August 13, 2006

Marketing FOSS projects

Author: Joe 'Zonker' Brockmeier and Bruce Byfield

Why should you market your free and open source software (FOSS) project? After all, your project isn't selling anything. Besides, programmers notoriously don't get along with marketers. Yet a little marketing makes sense for many projects. Listing your project on Freshmeat and SourceForge.net is a good start, but greater efforts let users and organizations know that your code is available, so that they can start using it.

Marketing can also attract new developers to your project and help it to grow. And later, if your project grows like Firefox or OpenOffice.org into a major challenge to entrenched proprietary products, marketing may become a major part of your plans for world domination.

We're not suggesting that you run out and hire a public relations firm, or send out a news release for every new entry in the changelog. But if you make basic project information readily available, and learn how to write and distribute marketing material, you'll help your project to thrive by making it more user-friendly. Chances are, too, that if you survey other FOSS projects already engaged in marketing, you'll find other ways to market your project without expending a lot of effort.

Providing basic information

The first and easiest step in marketing your project to both the press and casual users is to have some basic information conspicuously available on the Web site. Like most people, when we're thinking about using or writing about a project, our first step is to skim the project's Web site to learn enough to decide whether it's worth our time. Projects that give little information or hide it several levels down are likely to be passed over in favor of projects like Gaim that keep us well-informed.

What kind of information? First and foremost, every project should have an About page that's clearly visible in the home page navigation. At a minimum, it should describe what the project is about and what licenses it uses. Better yet, it should also include a history of the project, a list of current features and advantages, a link to any news releases, and, for graphical applications, a link to current screenshots.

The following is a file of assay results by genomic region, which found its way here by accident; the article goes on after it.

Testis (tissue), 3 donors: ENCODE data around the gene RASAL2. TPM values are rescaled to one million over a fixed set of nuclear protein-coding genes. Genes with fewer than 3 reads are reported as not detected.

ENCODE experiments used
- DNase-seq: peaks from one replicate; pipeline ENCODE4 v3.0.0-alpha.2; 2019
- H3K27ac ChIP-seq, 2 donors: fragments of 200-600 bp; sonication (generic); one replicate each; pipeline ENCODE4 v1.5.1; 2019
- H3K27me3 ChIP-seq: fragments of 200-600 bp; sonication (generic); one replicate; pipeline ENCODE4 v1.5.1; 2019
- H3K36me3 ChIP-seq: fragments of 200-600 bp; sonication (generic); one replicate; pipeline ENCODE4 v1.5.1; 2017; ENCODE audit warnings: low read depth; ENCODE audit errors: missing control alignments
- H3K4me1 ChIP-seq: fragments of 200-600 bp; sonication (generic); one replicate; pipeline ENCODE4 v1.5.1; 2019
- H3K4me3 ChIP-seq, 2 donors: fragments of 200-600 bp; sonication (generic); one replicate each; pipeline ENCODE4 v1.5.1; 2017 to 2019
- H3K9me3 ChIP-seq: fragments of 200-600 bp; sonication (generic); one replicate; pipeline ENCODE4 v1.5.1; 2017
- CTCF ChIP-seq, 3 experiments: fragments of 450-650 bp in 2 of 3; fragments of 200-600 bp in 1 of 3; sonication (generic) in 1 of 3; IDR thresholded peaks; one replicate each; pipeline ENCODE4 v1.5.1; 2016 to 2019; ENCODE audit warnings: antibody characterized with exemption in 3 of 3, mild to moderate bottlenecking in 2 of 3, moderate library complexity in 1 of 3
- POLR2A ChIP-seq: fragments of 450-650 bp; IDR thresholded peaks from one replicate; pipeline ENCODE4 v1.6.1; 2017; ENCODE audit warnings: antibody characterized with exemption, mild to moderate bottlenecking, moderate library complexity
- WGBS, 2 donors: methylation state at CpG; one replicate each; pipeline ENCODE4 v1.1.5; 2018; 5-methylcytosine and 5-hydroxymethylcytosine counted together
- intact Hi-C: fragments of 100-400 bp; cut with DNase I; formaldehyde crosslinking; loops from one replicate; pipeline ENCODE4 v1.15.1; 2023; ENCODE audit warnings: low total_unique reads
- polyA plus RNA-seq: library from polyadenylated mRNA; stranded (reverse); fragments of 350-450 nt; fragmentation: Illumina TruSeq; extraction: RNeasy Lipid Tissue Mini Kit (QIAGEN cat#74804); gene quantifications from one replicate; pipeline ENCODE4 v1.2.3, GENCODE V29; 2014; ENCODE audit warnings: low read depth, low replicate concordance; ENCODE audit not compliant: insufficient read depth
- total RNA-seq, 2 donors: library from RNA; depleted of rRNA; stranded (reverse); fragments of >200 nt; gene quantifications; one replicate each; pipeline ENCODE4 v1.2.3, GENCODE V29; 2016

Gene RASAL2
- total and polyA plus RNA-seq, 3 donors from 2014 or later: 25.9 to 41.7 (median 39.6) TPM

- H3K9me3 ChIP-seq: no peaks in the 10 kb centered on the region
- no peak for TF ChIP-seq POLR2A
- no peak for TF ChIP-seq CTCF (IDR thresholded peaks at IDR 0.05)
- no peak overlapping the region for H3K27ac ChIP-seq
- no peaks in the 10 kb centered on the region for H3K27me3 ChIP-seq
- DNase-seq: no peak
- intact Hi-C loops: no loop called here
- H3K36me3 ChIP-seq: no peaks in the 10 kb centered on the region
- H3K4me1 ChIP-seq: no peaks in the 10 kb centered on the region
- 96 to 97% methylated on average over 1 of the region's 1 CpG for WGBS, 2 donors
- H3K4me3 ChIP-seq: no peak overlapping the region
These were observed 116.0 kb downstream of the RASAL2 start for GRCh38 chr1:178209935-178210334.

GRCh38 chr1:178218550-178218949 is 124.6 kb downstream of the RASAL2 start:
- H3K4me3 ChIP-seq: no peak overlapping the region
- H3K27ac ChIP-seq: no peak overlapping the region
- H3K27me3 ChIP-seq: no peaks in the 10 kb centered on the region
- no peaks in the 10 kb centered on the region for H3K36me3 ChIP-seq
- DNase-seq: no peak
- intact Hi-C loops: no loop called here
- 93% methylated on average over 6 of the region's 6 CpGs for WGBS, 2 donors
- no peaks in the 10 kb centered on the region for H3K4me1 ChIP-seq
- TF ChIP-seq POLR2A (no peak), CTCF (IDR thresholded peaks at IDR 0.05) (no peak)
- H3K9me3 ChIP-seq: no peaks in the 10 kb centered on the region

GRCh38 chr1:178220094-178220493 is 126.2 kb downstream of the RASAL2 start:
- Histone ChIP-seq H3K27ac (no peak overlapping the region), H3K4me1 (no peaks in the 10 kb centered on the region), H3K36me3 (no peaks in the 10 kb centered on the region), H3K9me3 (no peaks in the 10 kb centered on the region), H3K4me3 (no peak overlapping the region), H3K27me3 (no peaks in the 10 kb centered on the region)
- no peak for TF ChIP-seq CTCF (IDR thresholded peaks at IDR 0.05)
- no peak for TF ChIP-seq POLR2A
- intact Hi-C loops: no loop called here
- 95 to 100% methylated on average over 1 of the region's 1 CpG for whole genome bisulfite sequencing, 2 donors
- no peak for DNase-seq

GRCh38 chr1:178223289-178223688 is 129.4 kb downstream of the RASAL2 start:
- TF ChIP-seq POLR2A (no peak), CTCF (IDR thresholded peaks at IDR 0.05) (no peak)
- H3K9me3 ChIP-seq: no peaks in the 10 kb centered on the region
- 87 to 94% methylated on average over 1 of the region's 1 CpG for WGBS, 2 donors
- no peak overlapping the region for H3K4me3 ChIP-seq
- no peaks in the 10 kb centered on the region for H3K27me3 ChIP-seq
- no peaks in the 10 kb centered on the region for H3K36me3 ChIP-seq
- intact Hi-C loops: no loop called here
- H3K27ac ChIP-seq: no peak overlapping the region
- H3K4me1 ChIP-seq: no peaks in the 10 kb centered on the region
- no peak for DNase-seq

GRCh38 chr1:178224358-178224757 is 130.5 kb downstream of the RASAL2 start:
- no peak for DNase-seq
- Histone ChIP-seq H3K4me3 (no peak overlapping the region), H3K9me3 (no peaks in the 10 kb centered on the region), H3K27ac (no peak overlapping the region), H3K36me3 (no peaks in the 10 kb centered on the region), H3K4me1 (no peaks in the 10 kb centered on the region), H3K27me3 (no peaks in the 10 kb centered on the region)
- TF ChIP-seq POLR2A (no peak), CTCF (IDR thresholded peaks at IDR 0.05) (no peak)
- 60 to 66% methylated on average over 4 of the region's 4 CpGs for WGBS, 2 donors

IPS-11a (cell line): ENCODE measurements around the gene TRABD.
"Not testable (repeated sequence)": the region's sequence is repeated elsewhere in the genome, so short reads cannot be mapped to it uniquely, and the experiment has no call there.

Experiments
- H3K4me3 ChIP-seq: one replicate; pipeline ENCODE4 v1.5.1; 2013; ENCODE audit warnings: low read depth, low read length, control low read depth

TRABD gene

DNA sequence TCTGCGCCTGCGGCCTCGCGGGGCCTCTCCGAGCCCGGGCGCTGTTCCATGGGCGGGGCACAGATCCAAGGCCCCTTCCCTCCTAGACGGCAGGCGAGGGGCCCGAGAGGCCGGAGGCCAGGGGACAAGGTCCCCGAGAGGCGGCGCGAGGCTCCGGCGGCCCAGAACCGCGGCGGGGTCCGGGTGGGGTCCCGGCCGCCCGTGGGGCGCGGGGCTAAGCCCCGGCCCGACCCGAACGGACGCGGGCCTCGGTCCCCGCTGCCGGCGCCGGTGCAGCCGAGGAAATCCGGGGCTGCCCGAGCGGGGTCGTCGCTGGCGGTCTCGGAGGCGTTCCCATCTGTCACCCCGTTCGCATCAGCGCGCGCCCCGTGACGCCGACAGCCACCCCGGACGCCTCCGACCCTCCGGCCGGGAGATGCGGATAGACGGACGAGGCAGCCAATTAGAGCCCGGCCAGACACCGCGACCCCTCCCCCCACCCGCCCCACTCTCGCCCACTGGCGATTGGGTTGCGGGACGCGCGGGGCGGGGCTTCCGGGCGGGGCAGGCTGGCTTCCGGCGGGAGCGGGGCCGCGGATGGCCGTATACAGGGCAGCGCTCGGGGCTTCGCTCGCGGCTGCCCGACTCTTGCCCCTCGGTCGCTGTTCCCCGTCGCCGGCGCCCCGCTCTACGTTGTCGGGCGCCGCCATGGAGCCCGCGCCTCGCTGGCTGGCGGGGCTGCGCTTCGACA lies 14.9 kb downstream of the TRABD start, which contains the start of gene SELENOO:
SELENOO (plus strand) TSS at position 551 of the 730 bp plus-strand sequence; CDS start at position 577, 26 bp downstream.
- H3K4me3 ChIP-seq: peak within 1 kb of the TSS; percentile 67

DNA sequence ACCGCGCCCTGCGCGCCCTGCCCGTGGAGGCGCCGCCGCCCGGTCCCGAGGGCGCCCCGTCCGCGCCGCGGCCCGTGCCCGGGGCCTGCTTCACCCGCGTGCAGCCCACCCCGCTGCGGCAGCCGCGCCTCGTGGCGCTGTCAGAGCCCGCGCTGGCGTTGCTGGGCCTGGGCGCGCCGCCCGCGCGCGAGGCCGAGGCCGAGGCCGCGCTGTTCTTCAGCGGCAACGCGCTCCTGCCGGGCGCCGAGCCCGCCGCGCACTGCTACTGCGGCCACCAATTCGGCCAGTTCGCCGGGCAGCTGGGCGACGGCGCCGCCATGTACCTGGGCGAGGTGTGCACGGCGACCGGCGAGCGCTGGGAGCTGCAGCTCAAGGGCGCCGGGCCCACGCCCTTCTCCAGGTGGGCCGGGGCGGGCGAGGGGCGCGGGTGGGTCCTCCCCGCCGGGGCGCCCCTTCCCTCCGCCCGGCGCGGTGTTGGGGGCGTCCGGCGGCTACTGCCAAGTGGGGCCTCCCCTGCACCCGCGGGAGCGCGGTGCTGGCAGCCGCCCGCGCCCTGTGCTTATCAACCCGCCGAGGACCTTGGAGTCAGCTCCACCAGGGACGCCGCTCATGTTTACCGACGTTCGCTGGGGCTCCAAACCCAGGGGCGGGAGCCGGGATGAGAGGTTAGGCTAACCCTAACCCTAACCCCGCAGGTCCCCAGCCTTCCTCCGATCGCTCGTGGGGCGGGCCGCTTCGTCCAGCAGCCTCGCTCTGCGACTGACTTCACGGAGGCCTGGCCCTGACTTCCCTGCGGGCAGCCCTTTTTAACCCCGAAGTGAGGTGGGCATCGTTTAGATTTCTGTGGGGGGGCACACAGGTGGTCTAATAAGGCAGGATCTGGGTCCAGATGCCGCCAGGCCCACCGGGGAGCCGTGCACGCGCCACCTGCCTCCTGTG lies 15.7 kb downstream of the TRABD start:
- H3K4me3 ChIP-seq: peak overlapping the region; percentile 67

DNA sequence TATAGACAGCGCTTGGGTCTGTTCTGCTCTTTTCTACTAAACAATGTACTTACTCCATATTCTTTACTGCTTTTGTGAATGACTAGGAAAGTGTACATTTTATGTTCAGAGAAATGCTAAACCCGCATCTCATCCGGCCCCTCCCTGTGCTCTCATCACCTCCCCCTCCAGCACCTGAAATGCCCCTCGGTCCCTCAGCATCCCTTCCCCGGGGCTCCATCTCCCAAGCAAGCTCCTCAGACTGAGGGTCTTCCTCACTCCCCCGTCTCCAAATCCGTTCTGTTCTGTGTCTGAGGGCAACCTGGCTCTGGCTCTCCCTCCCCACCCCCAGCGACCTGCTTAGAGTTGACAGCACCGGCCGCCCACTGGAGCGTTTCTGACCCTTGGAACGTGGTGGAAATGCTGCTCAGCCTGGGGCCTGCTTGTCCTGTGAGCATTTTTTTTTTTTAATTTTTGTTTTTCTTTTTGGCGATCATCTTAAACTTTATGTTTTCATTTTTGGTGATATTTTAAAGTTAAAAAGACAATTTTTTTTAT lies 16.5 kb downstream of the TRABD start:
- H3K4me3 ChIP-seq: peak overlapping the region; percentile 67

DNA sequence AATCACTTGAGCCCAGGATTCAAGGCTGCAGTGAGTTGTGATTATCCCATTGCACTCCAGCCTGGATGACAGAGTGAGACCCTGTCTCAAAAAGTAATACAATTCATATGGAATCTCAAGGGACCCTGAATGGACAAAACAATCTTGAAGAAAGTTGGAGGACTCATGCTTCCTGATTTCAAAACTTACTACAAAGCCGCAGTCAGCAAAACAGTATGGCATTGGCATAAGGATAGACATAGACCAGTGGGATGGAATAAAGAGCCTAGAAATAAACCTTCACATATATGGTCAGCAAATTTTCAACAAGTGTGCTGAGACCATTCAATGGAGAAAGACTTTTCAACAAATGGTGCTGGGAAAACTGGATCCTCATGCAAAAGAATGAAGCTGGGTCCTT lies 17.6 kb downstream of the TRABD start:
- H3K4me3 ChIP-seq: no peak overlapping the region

If your project is working consistently with commercial companies, you might also include pages that briefly explain FOSS and the advantages of your project over proprietary equivalents. You can also list project participants; whether you list the leads, or everyone involved, will tell a lot about relations within the project.

It might not be a bad idea to create a short style guide for your project as well. For example, should your project be written as MyProject, Myproject, My Project, or myproject? A lot of open source projects mix and match usage on the project Web site and in documentation. In some cases, it might not be a bad idea to provide a style guide for developers with difficult names.

Above all, don't forget to have a list of basic contacts, and keep the information current.

You'd be surprised at how often even commercial companies forget these essential details.

To accompany this material, designate a media contact or team that can field questions. Create a press email address that the media can use to contact the project and make sure to check it and respond to queries frequently. FOSS reporters understand that volunteer press contacts can't always respond as quickly as their corporate counterparts, but they do have deadlines. For a news story (one that needs to be reported right away), reporters usually need a reply in 12 hours, and preferably less. By contrast, for a feature story (one that can run almost any time), they can probably wait a day.

Even if you can't answer questions right away, send the reporter a note that says when he can expect to get a response. If we know we'll get a response by a certain time, we might hold a story we'd otherwise run to allow for the response.

Keeping reporters happy may seem time-consuming if you're not used to the task, but remember: make them happy, and they're more likely to make you happy by giving you favorable coverage. Conscientious journalists try to be fair no matter how they are treated, but they wouldn't be human if they didn't unconsciously give more breaks to people who help them in their work.

Writing press releases

Once you have the basic information on your Web site, you may want to write news releases in the hope of attracting more attention for the project. As you sit down to write marketing material, ask yourself if you have news that might interest people outside the project.

While the news of a new maintainer may be vitally important to those in the project, outsiders aren't likely to care unless the project has attracted a superstar developer. Nor, these days, is a story about an organization deploying the project software likely to be news -- even if it's abandoning Windows to do so -- unless it's a Fortune 500 company or equivalent, or your software fills a need that nothing else matches.

Most of your stories are likely to be about new releases and their features. Occasionally, project activities, such as the Get Firefox campaign, will be news. So will official responses to disputes that spill over into the public, although with luck you won't have to write many of those.